The second major problem with the Hutton Report
concerns the extremely respectful hearing he gave to
Tony Blair, Alastair Campbell and other Downing Street
Lord Hutton himself said that 'the evidence of the Prime Minister and the senior officials was strong and consistent with the surrounding circumstances'.
Acquitted of wrongdoing:
Yet it can now be seen that there were huge problems
with the evidence given by Tony Blair and others. In
particular, it has since emerged that one of the key
witnesses, Alastair Campbell, was an outright liar -
and that this can be proved by evidence presented to the
Hutton Inquiry itself.
Campbell lied repeatedly when he appeared before the
House of Commons Foreign Affairs Committee, when MPs
investigated the failure of Allied forces to find
Weapons of Mass Destruction in the aftermath of the
invasion of Iraq.
These lies included Campbell's entirely false
assertion to MPs that he had never apologised to
intelligence chiefs after the publication of his
so-called 'dodgy' dossier on WMD of February 2003.
In fact, he later admitted in a private hearing of
the Commons Intelligence and Security Committee that he
had made just
such an apology.
But Campbell's most serious lie came when he told MPs
that the infamous statement that Saddam Hussein was
capable of launching a WMD attack within 45 minutes had
never changed in the drafting process.
Campbell himself, in fact, had asked for the wording
to be changed - as evidence to the Hutton Inquiry
showed - so he was being quite exceptionally dishonest
when he told the Foreign Affairs Committee that it had
remained the same.
Lord Hutton apparently chose to ignore this clear
evidence of dishonesty when reaching his conclusions.
The final and most shattering evidence that Lord
Hutton's acquittal of the British Government in his
report was hopelessly misguided has emerged only very
In the final weeks before the invasion of Iraq, a
senior MI6 officer called Michael Shipster met the head
of Iraqi intelligence at a secret meeting in Jordan.
The Iraqi intelligence chief, Tahir Jalil Habbush, gave Shipster assurances that Iraq possessed no nuclear, chemical, biological or any other weapons of mass destruction.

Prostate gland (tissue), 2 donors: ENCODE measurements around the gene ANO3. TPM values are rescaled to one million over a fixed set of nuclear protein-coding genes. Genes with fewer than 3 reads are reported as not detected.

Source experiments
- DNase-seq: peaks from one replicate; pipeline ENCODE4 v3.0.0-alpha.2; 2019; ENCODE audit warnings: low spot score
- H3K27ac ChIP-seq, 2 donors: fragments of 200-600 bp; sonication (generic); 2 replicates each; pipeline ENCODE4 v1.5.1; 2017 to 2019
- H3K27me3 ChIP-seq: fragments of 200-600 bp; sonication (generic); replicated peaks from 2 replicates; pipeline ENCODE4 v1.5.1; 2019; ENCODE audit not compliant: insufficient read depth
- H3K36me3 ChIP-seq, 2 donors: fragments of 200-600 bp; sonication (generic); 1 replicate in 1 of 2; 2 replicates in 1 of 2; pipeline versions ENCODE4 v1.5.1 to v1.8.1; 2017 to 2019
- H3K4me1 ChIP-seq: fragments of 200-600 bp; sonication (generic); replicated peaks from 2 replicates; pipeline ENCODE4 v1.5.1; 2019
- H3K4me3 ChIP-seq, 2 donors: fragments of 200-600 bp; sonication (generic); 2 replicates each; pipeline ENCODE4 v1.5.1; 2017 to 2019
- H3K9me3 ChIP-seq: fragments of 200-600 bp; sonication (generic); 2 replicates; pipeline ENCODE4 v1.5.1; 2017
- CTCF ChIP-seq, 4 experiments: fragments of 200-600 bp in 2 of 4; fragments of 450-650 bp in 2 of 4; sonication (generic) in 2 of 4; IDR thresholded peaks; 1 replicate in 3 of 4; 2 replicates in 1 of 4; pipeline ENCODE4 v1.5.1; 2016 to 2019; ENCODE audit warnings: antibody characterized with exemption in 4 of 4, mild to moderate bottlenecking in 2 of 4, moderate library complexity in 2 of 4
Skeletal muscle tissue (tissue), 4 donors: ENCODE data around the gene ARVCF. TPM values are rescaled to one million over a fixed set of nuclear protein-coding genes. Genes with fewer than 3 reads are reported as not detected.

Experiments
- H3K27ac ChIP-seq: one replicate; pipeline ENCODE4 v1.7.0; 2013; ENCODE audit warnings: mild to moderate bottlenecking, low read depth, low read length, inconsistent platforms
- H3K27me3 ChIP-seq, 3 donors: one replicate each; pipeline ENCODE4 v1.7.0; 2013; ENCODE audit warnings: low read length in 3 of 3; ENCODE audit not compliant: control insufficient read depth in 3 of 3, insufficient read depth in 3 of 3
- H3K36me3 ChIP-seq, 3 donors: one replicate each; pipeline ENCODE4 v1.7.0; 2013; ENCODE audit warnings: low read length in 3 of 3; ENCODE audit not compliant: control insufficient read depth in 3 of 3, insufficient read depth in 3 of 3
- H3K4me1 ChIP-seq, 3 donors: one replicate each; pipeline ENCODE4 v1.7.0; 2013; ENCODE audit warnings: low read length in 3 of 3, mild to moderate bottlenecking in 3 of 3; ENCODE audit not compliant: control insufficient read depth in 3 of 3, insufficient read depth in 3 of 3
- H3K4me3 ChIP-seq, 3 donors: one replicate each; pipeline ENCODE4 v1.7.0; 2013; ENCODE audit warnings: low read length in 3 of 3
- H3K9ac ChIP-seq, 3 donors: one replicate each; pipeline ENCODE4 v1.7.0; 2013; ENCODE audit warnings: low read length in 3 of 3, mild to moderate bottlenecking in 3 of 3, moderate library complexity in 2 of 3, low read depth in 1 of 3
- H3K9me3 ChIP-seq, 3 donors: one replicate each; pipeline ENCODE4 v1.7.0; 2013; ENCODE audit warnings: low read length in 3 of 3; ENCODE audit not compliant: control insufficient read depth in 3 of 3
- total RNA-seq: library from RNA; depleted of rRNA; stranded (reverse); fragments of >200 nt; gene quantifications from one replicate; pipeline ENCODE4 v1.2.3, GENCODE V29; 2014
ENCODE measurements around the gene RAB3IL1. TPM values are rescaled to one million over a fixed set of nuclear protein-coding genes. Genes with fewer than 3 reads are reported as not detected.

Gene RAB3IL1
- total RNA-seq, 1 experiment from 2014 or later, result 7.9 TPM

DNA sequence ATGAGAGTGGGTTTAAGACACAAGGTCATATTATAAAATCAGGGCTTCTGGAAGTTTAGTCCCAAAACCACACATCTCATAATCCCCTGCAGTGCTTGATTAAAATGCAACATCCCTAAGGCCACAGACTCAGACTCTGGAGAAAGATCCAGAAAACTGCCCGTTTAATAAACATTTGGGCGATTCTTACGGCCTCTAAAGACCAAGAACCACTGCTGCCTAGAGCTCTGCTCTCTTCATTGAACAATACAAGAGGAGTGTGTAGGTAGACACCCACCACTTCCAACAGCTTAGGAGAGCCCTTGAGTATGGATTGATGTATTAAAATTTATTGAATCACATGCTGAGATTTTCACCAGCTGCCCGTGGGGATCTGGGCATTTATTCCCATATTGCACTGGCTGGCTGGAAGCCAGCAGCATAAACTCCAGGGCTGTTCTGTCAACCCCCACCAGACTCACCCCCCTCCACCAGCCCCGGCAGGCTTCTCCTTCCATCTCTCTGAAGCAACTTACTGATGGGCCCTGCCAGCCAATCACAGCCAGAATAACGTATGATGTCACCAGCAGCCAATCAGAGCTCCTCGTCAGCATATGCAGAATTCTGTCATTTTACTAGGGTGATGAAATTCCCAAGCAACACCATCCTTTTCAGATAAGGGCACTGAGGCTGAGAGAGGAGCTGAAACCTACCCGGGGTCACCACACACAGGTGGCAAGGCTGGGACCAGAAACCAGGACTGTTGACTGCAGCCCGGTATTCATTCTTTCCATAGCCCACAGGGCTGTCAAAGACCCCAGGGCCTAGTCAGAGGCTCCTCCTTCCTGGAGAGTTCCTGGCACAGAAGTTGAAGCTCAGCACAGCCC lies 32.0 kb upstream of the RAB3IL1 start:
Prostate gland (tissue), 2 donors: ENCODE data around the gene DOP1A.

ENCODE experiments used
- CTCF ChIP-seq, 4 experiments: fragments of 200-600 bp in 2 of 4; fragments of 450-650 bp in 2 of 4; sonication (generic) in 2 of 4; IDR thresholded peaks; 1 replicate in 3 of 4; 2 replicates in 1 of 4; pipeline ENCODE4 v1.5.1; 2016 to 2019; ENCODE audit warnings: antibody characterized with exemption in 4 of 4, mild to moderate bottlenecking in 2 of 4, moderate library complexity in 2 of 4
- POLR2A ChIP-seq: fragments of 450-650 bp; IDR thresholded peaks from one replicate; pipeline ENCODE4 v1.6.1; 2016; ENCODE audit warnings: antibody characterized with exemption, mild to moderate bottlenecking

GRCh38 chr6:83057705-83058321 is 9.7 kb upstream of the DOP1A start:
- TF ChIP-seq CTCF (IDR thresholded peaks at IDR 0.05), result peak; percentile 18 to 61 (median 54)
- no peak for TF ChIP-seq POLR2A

Michael Shipster at once brought this information
back to London. Tony Blair was informed, and Richard
Dearlove, then head of MI6, was so impressed by it that
he flew to Washington to brief George Tenet, the head of
the CIA, who in turn briefed George W. Bush.
Lord Hutton failed in fulfilling
his remit to examine 'the circumstances surrounding the
death of David Kelly', pictured
This information, based on interviews with key
players including Dearlove, was published late last year
in a book by the Pulitzer Prize-winning journalist Ron
Suskind, called The Way Of The World.
It caused a storm in the United States, but its
conclusions have largely been ignored in the British
The implications of this book are immense. Tony Blair
told Parliament and the British people that Britain went
to war to rid Saddam Hussein of weapons of mass
destruction - yet he seems to have been told in
advance by the Iraqi intelligence chief that these WMD
did not exist. The war - in short - was based on a
As every day passes, Lord Hutton's judgment that Tony
Blair and his leading officials were men of integrity
looks more and more flawed. Five years on, his verdict
has fallen to pieces. Britain now urgently needs a
full-scale inquiry into the causes and prosecution of
the Iraq War.
The first step should be the publication -
strenuously resisted by the Government - of minutes
from two key Cabinet meetings in the build-up to war.
This week, an Information Tribunal ruled that the
documents must be made available, on the basis of
exceptional public interest. That has infuriated
ministers, who are now expected to appeal to the High
Court to have the ruling overturned.
Far from resolving the many flaws in Hutton's report with full and frank disclosure about the facts surrounding Dr David Kelly's death, it is all too obvious why the Brown government is determined to keep them concealed for as long as possible.